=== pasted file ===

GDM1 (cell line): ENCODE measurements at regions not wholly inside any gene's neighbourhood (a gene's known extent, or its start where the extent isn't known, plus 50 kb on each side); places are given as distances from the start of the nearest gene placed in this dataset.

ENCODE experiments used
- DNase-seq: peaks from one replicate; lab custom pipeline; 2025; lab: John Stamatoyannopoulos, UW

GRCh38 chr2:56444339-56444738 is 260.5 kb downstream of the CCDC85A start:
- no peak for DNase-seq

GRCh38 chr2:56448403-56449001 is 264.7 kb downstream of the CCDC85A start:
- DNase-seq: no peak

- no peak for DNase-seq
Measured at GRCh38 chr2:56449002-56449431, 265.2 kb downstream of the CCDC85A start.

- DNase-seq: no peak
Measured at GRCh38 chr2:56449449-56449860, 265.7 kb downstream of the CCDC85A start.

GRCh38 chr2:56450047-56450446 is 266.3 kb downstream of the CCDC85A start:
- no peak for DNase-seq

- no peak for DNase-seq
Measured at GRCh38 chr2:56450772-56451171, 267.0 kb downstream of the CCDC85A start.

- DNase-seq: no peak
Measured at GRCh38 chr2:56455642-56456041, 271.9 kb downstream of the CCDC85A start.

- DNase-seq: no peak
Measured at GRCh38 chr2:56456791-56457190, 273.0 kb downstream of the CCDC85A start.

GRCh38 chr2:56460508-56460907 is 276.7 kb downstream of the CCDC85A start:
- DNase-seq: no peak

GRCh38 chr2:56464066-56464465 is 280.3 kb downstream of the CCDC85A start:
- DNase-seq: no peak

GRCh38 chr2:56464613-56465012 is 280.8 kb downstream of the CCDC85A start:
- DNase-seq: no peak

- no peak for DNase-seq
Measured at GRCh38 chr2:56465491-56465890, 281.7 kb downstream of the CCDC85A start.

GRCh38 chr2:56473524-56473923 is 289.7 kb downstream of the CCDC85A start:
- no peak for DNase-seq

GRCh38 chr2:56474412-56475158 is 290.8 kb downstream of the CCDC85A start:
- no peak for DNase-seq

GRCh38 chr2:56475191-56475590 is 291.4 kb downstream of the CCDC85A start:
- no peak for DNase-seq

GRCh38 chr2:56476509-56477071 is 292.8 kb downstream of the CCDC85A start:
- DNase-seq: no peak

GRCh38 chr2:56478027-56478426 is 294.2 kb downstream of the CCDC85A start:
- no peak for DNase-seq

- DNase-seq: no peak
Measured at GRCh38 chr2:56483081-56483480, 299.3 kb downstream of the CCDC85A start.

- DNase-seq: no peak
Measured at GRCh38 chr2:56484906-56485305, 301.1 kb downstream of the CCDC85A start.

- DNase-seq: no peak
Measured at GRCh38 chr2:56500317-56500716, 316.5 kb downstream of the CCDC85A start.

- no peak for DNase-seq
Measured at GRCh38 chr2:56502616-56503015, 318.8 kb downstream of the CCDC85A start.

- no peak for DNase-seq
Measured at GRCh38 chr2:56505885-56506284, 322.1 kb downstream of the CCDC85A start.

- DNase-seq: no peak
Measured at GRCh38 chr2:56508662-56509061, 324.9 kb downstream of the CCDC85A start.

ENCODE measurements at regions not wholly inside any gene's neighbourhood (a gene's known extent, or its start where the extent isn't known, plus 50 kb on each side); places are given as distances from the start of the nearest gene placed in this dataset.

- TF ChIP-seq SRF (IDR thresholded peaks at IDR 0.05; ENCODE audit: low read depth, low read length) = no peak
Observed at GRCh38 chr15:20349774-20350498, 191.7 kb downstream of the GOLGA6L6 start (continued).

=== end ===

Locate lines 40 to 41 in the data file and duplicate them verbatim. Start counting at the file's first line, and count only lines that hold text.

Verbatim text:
- DNase-seq: no peak
Measured at GRCh38 chr2:56484906-56485305, 301.1 kb downstream of the CCDC85A start.